Mexican metallic screamo band Satón came on next in the Main Hall. They had lights set up on their amps that were flickering like lit candles, adding an air of mystery and mysticism to the stage. The lights also flashed in time to the beat of whatever song was being played and would behave like strobes flashing on and off to mimic what was going on musically. The songs were full of fast and intricate picking techniques, some guttural screams, and face-melting solos. There was a slightly ominous yet undeniably hopeful feeling to the set and they ended it with a single perfect scream before the stage went completely dark.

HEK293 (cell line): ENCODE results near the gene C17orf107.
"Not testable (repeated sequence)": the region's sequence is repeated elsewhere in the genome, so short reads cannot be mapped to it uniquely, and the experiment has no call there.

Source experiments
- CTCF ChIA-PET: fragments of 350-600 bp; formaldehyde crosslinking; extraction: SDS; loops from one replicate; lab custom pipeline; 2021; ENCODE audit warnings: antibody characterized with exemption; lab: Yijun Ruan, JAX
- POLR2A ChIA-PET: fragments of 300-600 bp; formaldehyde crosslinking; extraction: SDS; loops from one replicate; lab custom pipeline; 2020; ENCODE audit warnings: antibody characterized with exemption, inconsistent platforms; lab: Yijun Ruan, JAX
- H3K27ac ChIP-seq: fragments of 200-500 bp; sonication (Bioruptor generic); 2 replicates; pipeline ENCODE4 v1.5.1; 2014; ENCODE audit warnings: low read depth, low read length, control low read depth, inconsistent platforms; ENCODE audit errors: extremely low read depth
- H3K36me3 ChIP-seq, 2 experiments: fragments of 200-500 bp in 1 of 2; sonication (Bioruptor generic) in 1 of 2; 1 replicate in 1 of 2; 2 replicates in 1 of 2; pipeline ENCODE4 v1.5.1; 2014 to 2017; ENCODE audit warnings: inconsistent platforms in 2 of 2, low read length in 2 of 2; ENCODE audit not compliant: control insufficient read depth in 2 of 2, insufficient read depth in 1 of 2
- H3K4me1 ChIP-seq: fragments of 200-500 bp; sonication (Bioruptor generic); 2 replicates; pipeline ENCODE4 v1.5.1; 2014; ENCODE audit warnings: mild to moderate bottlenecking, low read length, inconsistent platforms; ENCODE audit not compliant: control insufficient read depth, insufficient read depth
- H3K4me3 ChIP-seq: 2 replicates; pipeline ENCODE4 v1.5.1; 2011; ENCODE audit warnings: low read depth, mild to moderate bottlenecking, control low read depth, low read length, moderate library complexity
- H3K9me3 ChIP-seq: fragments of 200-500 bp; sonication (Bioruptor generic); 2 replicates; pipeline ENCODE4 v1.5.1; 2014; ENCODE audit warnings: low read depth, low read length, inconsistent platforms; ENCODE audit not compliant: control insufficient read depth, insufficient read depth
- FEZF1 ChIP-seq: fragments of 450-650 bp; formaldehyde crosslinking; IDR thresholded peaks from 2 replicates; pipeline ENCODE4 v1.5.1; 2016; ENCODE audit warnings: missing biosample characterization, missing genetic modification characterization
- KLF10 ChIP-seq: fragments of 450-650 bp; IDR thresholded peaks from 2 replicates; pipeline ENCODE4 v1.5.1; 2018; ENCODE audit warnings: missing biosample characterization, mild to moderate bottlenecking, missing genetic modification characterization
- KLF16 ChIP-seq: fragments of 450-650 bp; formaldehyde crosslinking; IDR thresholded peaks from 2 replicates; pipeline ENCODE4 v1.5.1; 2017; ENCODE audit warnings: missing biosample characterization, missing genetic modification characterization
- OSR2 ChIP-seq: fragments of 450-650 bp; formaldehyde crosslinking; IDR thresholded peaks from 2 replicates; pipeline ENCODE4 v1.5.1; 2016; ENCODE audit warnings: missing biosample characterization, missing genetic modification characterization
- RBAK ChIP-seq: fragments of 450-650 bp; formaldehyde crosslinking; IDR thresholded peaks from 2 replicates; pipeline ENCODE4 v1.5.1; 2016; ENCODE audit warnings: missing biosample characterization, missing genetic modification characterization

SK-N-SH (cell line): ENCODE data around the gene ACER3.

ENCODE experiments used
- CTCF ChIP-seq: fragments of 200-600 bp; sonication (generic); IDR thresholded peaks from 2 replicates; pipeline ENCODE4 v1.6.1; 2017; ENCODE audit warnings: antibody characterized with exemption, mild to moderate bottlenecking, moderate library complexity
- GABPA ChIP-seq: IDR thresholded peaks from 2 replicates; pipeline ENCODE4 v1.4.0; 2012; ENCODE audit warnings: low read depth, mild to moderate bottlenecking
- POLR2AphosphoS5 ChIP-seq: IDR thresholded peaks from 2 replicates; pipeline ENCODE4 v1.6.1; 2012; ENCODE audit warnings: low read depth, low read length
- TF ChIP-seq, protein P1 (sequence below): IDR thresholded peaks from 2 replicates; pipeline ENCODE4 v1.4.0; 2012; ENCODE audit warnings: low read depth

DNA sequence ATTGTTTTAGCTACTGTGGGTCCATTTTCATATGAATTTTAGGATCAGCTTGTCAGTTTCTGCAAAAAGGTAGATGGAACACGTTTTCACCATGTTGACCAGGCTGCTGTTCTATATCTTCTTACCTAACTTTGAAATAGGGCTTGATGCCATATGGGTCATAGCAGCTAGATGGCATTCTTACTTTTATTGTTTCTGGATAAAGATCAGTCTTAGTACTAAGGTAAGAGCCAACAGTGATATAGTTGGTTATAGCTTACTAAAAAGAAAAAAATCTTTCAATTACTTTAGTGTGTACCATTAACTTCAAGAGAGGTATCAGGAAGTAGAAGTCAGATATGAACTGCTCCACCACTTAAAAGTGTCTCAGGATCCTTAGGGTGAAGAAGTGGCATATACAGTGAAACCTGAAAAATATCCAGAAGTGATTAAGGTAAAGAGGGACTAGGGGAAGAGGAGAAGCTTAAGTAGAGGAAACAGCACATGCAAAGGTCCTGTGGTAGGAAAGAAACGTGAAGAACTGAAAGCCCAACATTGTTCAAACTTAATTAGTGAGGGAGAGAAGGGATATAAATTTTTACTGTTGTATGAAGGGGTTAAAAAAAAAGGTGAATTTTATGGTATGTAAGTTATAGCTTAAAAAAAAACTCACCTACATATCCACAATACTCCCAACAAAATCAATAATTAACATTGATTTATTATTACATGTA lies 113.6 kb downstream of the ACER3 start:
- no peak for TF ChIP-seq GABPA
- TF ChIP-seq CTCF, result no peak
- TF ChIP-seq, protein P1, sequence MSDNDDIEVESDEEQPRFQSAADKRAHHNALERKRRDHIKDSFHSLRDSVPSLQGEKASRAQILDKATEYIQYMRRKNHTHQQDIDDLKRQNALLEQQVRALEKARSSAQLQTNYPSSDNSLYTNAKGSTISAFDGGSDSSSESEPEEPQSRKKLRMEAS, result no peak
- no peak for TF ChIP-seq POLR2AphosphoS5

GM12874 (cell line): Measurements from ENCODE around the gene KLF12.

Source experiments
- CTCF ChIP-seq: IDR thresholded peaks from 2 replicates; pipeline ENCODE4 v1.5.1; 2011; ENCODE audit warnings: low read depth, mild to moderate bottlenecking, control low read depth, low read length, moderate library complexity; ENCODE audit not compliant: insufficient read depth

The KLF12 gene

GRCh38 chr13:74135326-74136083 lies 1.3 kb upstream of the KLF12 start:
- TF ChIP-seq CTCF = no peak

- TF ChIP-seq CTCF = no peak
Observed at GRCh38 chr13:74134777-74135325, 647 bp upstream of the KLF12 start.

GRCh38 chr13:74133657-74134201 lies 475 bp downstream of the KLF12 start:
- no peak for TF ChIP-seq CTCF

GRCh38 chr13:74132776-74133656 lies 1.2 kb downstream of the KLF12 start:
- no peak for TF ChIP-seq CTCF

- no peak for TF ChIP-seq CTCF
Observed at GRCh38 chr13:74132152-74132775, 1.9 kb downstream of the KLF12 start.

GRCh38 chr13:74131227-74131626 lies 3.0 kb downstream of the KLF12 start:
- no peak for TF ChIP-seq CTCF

After that wonderful heaviness, we went into the Death Room to check out some experimental comedy by The Disaster. The show was co-created by Toronto-based writer and comedian Alex Kolanko who also serves as the host. He came on stage and said right off the bat, “If you aren’t going to get into it then fuck off. We’re in a basement listening to screamo which is the nerdiest thing we could do besides play D&D”. He then started a competition with the crowd to see who had the worst high school hardcore band name and the person who had the worst one would win a crisp ten dollars. Midway through this, he was interrupted by two classic hardcore dudes who berated him for not holding the microphone right, constantly tried to get people to open the pit, and jumped around behind him while he was talking. He introduced a handful of comedians including some guy from Chicago (who had the best mustache I’ve ever seen), a comedian named Kenley (who had a great theory about the JFK assassination), and Mike Korosa with his dummy Kyle (I hope he didn’t leave a stain). In between acts, Alex continued the search for the worst high school hardcore band name and was constantly heckled by the classic hardcore dudes. The name that won was the extremely classy, “I Fucked Your Grandma”. We laughed harder than we thought we were going to and would go see the Disaster again in a heartbeat.